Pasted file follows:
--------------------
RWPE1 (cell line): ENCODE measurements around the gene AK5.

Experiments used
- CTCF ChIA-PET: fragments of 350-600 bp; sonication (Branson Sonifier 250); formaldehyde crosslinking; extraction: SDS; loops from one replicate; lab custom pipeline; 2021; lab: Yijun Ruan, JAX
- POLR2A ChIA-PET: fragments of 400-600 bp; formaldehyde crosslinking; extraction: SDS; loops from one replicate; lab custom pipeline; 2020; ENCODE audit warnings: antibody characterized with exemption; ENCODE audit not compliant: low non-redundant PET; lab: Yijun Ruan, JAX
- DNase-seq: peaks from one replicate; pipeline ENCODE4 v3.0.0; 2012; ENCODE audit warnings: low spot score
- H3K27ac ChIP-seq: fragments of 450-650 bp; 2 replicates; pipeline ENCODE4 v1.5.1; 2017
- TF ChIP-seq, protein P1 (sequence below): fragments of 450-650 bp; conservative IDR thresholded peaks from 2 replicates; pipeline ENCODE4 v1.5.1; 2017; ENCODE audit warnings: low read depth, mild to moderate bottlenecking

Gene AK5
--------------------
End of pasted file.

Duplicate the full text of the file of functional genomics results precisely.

RWPE1 (cell line): ENCODE measurements around the gene AK5.

Experiments used
- CTCF ChIA-PET: fragments of 350-600 bp; sonication (Branson Sonifier 250); formaldehyde crosslinking; extraction: SDS; loops from one replicate; lab custom pipeline; 2021; lab: Yijun Ruan, JAX
- POLR2A ChIA-PET: fragments of 400-600 bp; formaldehyde crosslinking; extraction: SDS; loops from one replicate; lab custom pipeline; 2020; ENCODE audit warnings: antibody characterized with exemption; ENCODE audit not compliant: low non-redundant PET; lab: Yijun Ruan, JAX
- DNase-seq: peaks from one replicate; pipeline ENCODE4 v3.0.0; 2012; ENCODE audit warnings: low spot score
- H3K27ac ChIP-seq: fragments of 450-650 bp; 2 replicates; pipeline ENCODE4 v1.5.1; 2017
- TF ChIP-seq, protein P1 (sequence below): fragments of 450-650 bp; conservative IDR thresholded peaks from 2 replicates; pipeline ENCODE4 v1.5.1; 2017; ENCODE audit warnings: low read depth, mild to moderate bottlenecking

Gene AK5